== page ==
Vol.XIII No.IX Pg.8
November 1976

Stuff About Things

Robert F. Turner

Did you ever make a spool tractor? A wooden spool from Clarks O.N.T. number eight thread makes a good one. First, the rims of the spool must be cut with notches, evenly spaced and not too deep. Then, sneak into the kitchen and cut a one-quarter inch thick slice from the bar of Octagon soap which mother uses for washing dishes. Maybe she wont mind when she sees how industrious you are. Trim the soap into a round washer which fits the end of the spool, and bore a hole through the center.

Next, you need a button (two-holer if possible, a bit smaller than the soap), and a tack, a rubber band, and a small stick or kitchen match. Drive the tack partially into one end of the spool, hook the rubber band over the tack and thread through the center of the spool, through the soap, through the button, and around the end of the stick or match; in that order. Now, all you need is a little spit (on the soap), and you can wind up the stick, place on the floor, and watch it go.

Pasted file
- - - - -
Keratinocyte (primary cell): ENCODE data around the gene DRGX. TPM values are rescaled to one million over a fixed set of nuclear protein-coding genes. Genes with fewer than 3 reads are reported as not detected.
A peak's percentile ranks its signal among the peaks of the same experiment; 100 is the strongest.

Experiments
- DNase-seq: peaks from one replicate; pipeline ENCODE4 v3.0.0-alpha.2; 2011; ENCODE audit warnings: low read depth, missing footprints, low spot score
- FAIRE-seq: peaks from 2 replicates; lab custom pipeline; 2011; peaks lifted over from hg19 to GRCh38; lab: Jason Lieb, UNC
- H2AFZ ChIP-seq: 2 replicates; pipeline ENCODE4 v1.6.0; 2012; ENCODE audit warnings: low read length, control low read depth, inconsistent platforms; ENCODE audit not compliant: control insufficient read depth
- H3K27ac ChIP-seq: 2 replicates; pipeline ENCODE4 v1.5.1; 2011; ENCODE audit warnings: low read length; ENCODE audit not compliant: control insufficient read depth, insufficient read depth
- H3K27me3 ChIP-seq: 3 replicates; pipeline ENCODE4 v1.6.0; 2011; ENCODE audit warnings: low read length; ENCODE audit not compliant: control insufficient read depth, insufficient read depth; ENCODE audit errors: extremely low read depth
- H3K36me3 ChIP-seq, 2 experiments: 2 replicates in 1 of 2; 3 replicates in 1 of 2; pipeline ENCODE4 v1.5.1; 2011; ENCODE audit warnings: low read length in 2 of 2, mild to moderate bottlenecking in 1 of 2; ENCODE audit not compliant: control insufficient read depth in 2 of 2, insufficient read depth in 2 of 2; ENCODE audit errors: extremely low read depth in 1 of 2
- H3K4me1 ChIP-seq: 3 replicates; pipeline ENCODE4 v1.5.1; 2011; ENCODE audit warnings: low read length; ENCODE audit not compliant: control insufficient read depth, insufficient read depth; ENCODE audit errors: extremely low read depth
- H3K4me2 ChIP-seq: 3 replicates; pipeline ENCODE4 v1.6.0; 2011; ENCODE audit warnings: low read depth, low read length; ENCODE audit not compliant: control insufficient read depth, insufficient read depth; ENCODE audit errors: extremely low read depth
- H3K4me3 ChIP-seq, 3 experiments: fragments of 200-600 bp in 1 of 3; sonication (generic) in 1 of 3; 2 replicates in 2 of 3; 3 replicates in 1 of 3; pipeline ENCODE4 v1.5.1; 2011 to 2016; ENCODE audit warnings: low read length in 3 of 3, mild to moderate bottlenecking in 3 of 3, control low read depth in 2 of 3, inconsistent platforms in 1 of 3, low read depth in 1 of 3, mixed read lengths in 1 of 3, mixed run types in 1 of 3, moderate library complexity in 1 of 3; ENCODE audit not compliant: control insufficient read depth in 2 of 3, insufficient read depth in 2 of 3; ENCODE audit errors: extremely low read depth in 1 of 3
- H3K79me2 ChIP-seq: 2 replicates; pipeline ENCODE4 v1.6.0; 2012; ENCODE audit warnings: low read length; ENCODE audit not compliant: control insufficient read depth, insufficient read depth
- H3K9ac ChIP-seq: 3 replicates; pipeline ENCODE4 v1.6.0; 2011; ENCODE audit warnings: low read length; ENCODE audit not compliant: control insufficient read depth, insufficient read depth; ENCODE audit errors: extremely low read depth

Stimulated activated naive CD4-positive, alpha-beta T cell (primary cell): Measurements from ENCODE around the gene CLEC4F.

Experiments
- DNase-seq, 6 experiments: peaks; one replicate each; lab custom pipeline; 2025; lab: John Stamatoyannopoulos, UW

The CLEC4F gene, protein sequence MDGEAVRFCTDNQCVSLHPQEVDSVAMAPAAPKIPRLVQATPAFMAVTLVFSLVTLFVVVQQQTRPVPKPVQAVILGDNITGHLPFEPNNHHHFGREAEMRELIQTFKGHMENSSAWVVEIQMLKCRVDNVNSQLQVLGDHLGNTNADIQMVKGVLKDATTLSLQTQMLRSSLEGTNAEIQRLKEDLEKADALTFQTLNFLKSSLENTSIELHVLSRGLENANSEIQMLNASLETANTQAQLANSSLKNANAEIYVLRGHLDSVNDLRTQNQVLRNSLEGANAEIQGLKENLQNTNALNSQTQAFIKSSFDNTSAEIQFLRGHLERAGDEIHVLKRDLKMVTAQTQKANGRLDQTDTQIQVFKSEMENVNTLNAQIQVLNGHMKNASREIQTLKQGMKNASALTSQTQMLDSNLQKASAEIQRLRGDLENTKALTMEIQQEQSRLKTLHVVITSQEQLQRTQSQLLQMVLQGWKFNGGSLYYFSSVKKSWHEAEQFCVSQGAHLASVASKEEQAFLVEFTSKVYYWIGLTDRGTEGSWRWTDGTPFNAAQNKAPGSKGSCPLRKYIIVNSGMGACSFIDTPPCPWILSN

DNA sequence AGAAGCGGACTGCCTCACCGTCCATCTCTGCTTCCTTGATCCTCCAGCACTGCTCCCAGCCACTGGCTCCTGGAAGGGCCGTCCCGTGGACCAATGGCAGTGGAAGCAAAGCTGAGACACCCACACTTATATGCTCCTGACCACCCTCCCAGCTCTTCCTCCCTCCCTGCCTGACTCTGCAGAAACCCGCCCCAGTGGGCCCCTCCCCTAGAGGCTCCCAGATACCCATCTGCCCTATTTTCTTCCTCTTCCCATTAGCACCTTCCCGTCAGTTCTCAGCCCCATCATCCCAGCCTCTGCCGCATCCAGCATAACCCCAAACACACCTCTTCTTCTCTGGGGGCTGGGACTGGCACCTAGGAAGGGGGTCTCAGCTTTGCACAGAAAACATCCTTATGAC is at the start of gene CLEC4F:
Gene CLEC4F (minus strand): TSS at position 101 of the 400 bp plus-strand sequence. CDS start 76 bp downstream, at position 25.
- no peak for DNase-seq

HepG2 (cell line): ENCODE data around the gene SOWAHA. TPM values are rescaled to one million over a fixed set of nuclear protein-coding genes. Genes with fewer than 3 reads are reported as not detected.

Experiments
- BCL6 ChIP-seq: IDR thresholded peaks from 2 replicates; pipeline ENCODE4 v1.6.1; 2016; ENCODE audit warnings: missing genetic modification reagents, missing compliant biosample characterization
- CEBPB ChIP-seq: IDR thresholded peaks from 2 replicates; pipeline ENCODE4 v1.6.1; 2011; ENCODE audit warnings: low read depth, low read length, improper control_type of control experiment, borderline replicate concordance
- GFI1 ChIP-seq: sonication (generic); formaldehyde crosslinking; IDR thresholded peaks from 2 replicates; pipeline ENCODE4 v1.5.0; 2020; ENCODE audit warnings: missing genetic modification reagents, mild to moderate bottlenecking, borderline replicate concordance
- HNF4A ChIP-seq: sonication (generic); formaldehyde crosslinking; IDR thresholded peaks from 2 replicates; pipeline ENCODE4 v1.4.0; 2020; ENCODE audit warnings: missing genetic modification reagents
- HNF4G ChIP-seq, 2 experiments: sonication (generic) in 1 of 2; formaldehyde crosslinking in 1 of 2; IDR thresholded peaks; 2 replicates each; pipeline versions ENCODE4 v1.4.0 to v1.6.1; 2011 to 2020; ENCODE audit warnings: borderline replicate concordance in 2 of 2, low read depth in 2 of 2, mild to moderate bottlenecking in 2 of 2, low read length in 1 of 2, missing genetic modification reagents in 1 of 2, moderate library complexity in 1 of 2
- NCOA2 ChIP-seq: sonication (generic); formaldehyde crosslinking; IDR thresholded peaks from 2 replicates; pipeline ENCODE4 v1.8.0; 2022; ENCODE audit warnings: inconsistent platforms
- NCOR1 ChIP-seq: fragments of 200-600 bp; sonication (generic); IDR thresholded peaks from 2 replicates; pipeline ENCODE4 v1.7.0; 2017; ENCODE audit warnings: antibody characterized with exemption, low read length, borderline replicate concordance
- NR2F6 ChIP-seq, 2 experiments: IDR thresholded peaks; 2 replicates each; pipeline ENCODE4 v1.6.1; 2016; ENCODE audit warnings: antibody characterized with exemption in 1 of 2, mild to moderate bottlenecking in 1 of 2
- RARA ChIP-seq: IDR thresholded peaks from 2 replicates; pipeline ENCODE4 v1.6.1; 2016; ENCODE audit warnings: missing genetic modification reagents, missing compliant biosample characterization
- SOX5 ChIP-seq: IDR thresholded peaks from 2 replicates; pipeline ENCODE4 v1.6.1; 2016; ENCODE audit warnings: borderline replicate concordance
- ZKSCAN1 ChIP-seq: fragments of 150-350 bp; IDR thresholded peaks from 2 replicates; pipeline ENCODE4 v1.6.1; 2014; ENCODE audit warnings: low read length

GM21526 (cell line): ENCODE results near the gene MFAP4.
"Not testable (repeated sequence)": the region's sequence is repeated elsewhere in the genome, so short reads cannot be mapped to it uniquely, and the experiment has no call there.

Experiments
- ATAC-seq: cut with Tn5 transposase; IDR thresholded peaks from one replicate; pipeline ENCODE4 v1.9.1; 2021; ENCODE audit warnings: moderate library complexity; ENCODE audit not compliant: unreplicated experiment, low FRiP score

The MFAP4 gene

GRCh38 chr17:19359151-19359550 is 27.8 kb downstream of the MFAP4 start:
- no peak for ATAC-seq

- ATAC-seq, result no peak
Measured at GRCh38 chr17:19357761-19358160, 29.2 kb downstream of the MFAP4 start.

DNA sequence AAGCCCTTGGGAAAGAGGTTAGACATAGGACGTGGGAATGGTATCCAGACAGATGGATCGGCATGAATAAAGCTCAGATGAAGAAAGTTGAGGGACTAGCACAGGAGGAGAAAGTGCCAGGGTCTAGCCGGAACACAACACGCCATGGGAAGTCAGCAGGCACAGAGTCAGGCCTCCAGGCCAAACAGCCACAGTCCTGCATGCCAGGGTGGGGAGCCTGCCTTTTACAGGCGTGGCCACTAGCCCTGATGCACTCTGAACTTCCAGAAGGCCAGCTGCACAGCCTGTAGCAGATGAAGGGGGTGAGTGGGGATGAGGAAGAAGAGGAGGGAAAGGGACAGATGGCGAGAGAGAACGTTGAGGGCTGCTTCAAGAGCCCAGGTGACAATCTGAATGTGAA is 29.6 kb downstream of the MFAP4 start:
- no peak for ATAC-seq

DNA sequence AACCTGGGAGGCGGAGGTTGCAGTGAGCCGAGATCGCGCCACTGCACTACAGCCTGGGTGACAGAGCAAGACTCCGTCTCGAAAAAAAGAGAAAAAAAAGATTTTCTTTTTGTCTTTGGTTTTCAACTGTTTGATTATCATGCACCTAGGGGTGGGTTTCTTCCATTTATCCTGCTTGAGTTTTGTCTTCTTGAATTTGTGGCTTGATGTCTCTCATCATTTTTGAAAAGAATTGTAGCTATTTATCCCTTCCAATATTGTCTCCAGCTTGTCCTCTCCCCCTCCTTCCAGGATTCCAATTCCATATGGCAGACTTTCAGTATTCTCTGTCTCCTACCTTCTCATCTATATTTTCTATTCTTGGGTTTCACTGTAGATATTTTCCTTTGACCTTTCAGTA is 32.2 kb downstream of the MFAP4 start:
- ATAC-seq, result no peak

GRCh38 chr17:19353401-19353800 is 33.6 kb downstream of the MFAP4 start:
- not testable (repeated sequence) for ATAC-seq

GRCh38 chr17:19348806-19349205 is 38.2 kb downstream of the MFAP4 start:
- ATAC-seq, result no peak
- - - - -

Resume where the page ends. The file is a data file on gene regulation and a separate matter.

Now, Ill dare you to try this experiment. Spend ten or twenty dollars for a fancy toy to give your small boy; and compare his reaction to that which you will see if you tell him about the spool tractor, then help him gather materials and make one.

The same principle will work with your wife. Sharpen the kitchen knives, hang those drapes she has wanted up, or do whatever it takes to give her some personal attention; and it will mean more to her than an expensive gift your secretary chooses and mails to her. The kid with home-made toys, and the wife with a home-loving husband are not nearly so poor as some folk seem to think. There are riches that money can not buy.

I dont know where the idea originated, that happiness has to sparkle. Maybe it came from the fact that gold glitters, or diamonds reflect light — and these are traditional gifts. But morning dew, or fresh snow, also sparkle — as you and your wife have the first cup of coffee, and talk over the coming day. Furs are warm, but not nearly so warm as the touch of a hand when cold winds of trouble blow. James Russell Lowell was right when he penned: The gift without the giver is bare.

Come on Dad! I double-dare you to help your boy make a spool tractor.